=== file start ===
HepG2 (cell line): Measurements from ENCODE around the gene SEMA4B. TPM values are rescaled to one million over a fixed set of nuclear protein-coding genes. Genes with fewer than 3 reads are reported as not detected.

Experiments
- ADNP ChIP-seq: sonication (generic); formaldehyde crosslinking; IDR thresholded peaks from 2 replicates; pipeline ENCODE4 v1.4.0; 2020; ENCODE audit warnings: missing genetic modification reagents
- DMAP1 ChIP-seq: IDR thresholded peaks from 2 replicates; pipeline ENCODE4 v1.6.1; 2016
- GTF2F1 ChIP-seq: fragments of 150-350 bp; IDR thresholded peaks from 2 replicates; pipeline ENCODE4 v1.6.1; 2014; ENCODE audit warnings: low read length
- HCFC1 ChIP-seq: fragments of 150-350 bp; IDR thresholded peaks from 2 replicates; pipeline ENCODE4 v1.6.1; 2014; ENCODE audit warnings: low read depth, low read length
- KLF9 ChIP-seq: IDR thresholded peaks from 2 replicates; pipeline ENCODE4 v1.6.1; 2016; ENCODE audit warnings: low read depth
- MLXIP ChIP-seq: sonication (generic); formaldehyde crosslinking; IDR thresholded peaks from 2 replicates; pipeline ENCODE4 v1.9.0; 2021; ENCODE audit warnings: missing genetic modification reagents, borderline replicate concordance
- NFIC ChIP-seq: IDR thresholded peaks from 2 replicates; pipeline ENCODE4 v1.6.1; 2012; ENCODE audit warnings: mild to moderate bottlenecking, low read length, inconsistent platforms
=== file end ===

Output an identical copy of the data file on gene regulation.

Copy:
HepG2 (cell line): Measurements from ENCODE around the gene SEMA4B. TPM values are rescaled to one million over a fixed set of nuclear protein-coding genes. Genes with fewer than 3 reads are reported as not detected.

Experiments
- ADNP ChIP-seq: sonication (generic); formaldehyde crosslinking; IDR thresholded peaks from 2 replicates; pipeline ENCODE4 v1.4.0; 2020; ENCODE audit warnings: missing genetic modification reagents
- DMAP1 ChIP-seq: IDR thresholded peaks from 2 replicates; pipeline ENCODE4 v1.6.1; 2016
- GTF2F1 ChIP-seq: fragments of 150-350 bp; IDR thresholded peaks from 2 replicates; pipeline ENCODE4 v1.6.1; 2014; ENCODE audit warnings: low read length
- HCFC1 ChIP-seq: fragments of 150-350 bp; IDR thresholded peaks from 2 replicates; pipeline ENCODE4 v1.6.1; 2014; ENCODE audit warnings: low read depth, low read length
- KLF9 ChIP-seq: IDR thresholded peaks from 2 replicates; pipeline ENCODE4 v1.6.1; 2016; ENCODE audit warnings: low read depth
- MLXIP ChIP-seq: sonication (generic); formaldehyde crosslinking; IDR thresholded peaks from 2 replicates; pipeline ENCODE4 v1.9.0; 2021; ENCODE audit warnings: missing genetic modification reagents, borderline replicate concordance
- NFIC ChIP-seq: IDR thresholded peaks from 2 replicates; pipeline ENCODE4 v1.6.1; 2012; ENCODE audit warnings: mild to moderate bottlenecking, low read length, inconsistent platforms